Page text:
By U.S. Southern Command Public Affairs Office June 29, 2016 Representatives from the United States and 17 partner nations kicked off Phase II of exercise Tradewinds 2016 with an opening ceremony held at the Jamaica Defence Force Up Park Camp, in Kingston, Jamaica, beginning on June 20th. Tradewinds is a U.S. Southern Command-sponsored exercise which has multinational military interacting in training that also promotes regional security cooperation. Phase II of the exercise includes both maritime and land events, which further enhance opportunities for participating countries to improve their security and disaster assistance capabilities. “During this exercise we will have 18 countries and about 1,000 participants, [who speak four languages]”, said Major General Antony Anderson, Chief of Defence Staff, Jamaican Defence Force. “It’s a great opportunity to [familiarize each other with the procedures of partner nations] who perhaps don’t work together that much, but also between cultures and languages, and how we make all of that work together, to ensure that we have a safer region.” The participating nations conducted numerous training events, which included internal security training, counter-illicit trafficking training, and dive and ship operations training. Throughout the exercise, the participating countries were integrated with service members from other nations allowing them to strengthen their interoperability. “What’s most important, are the relationships that we build and develop, because they will determine how well we come together when faced with a crisis or natural disaster,” said Colonel David Carbonero, Deputy Chief of Staff for U.S. Marine Forces, South. “Lasting partnerships of friendship and trust will enable us to combat and defeat transnational organized crime and provide security and stability for our region.” Tradewinds was conducted from June 20th-28th throughout various locations around Jamaica, including Up Park Camp, Moneague Training Area, and Montego Bay.
The Gun Violence Memorial Project is another work of remembrance created by MASS. The memorial comprises four glass houses made of 700 bricks representing the 700 lives lost each week to gun violence in the United States. Within each brick is an object of significance from a victim of gun violence provided by the families. The memorial’s goal is to stop treating victims of gun violence as statistics or numbers and instead make it personal to show that each victim was an individual, precious life lost, according to MASS Design Group’s website. MASS Design Group executive director Michael Murphy spoke about the importance of integrating sustainability and ethical practices into architecture at the USC Wong Conference center Wednesday night. Accompanied by senior principal partner Kelly Doran, the two discussed how their nonprofit incorporates justice with beauty and creates carbon positive buildings that are the future of architecture. MASS Design Group is a team of more than 120 architects, craftsman, researchers and artists who are reimagining the building process from design to construction. They prioritize using locally sourced, high quality wood, brick and tile to reduce environmental impact through the entire supply chain. This ensures that the project is durable and will last without the need for continual repairs that create waste and require more materials. They also focus on using ethical labor by hiring from within the community of a new building site, which ultimately facilitates long-term economic growth. In addition to pursuing more ethical construction practices, MASS is committed to promoting social justice through their projects. The company designed and built the National Memorial for Peace and Justice in Montgomery, Ala., to recognize the ongoing impact of slavery and racial terror. In addition to his efforts abroad, Murphy is implementing his vision of a more sustainable future in his hometown of Poughkeepsie, N.Y. The once thriving fringe city experienced a mid-century population decline, he said. Many buildings, which have been abandoned for decades, are now uninhabitable and most companies are not up to the task of restoring the city. MASS Design Group designed the National Memorial for Peace and Justice in Montgomery, Alabama, to recognize past and ongoing racial injustice against African Americans. (Photo courtesy of Ron Cogswell / Flickr) The company uses local artisans for everything from bricks to lamps woven from banana leaves. One mason, Ahkiza from Rwanda, has supplied MASS Design group with his stonework for years. As a nonprofit, MASS works wherever they are needed. An office is now open in Poughkeepsie and many sites across the city have been preserved and refurbished to better serve the community, with some sites now serving as cultural centers, Murphy said. The monument consists of 800 steel tablets suspended from the ceiling, one for every county where lynching occured and each with the name of a victims and the date of their death. “I saw his TED Talk when I was in high school, and it’s honestly the reason I decided to get into architecture school,” Kidde said. “I really hope that a lot of what he’s doing with taking a step back and looking at architecture as a nonprofit business design. I hope that that can take off in the future.” This integration of architecture and activism captivated the audience, which was made up primarily of USC architecture students. Devin Kidde, a junior majoring in architecture who has admired MASS and Michael Murphy’s mission for years, thinks that this sustainably focused design model is where the architecture business is heading. When his team arrived in Poughkeepsie, it sought to repurpose abandoned spaces while still preserving the U.S. history that is frequently lost during urban renewal. “This was an old garage which held the trolleys that went up and down Main Street — I had no idea what it was,” said Murphy, who did the design for free so that the project could get built. “But just pulling back that front door and seeing that it was this beautiful old piece of infrastructure, connecting with another nonprofit there, asked if it could be a new art and cultural space.” “MASS Design Group’s identity as a design firm is based on it’s assertion of having a mission to research, build and advocate for architecture that promotes justice and human dignity,” said Milton Curry, dean and professor at the School of Architecture. Murphy, Doran and MASS know that they cannot change the world’s infrastructure alone, but they hope to act as a leading example of how others can change the world through whatever their medium may be. “The making of the building, aside from fasteners and tools, was entirely of the place and sourced 10 kilometers of the site,” Doran said. “Economically, this has a profound impact. The construction of this project is $250,000. Not a penny of that was spent on materials aside from a few nails and tools, so that all went into labor.” “When developers come to the city of Poughkeepsie at the end of a late market cycle, they inevitably find that the margins are too slim in order to invest and they give up,” Murphy said. The memorial originally debuted in the Chicago Cultural Center in September, and the reaction was so profound that Murphy decided that they had to continue expanding. “We’ve seen ongoing entrepreneurship emerge,” Murphy said. “We worked very closely with a series of masons and one of them is a gentleman by the name of Akiza. We still work with Ahkiza today, he has continued to do that same masonry work for 10 years with us and in doing so has started his own masonry guild.” “When you come up to it, you’re brought into this selective journey where you are forced to read and engage with the actual history of these places, by county, by name, by date,” Murphy said. “And then inquire, ‘Where are we?’” Wednesday night,(from left to right) MASS Design Group senior principal partner Kelly Doran and executive director Michael Murphy speak to an audience of architecture students at the USC Wong Center.(Tate Schmergel | Daily Trojan) Doran presented on the recent MASS project in Rwanda, which aims to build a new campus for the Rwanda Institute for Conservation Agriculture. The project exemplified the benefits and possibility of using locally sourced materials and labor for a large-scale project. “It was amazing to see that this is an active, living memorialization process, one that gave us real hope that this could go to a larger scale,” Murphy said. “Could we continue collecting objects, fill thousands of these bricks and then take the project all over the country — one for every state, one for D.C., one for native lands — and put 52 of these on the National Mall?” “This emergence, this illumination, is a commitment to what I call the construction of dignity,” Murphy said. “That we have the possibility to do more with what we have in front of us.”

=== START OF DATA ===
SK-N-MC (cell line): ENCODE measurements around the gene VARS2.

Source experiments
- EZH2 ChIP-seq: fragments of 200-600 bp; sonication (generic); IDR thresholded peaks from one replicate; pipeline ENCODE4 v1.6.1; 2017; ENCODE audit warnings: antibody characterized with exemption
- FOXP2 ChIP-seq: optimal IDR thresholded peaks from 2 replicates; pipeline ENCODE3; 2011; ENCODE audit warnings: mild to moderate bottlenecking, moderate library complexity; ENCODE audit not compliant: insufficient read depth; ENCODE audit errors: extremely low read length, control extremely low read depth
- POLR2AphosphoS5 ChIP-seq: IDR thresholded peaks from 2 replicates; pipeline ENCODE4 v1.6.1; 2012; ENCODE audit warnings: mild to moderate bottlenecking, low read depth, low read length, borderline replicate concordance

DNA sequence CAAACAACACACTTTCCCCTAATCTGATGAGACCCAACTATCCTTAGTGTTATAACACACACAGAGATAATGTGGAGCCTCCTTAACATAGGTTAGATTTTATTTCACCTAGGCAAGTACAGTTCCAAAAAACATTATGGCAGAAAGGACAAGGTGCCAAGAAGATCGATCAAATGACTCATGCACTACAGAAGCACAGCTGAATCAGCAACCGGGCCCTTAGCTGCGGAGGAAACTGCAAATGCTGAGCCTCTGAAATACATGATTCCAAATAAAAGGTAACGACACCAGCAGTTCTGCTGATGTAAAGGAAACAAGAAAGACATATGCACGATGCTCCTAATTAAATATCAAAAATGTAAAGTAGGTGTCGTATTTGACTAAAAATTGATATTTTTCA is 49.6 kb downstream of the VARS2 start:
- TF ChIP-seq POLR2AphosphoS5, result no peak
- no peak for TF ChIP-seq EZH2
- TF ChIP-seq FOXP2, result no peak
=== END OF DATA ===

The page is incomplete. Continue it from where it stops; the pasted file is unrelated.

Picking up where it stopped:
Jordan Ayew became Ghana’s highest scoring player in Premier League history with 25 goals, breaking Tony Yeboah’s 23 year old record.That record breaking goal for Crystal Palace against Bournemouth, also sent him top of the scorers chart for Palace this season.The 28 year old is delighted with his accomplishments this season, especially surpassing Yeboah’s record.“Tony Yeboah is massive, maybe the best striker of all-time in Ghana,” he told Sky Sports.”To beat his total and get to 25 goals in the Premier League is a great achievement for me and my family.“I’ve always thought that I was a good finisher, but sometimes you just need a bit of luck.“This year, I’ve had quite a bit of luck, but luck doesn’t just come like that, you need to provoke it. I’ve been working really, really hard on that but there’s still room for improvement”, he added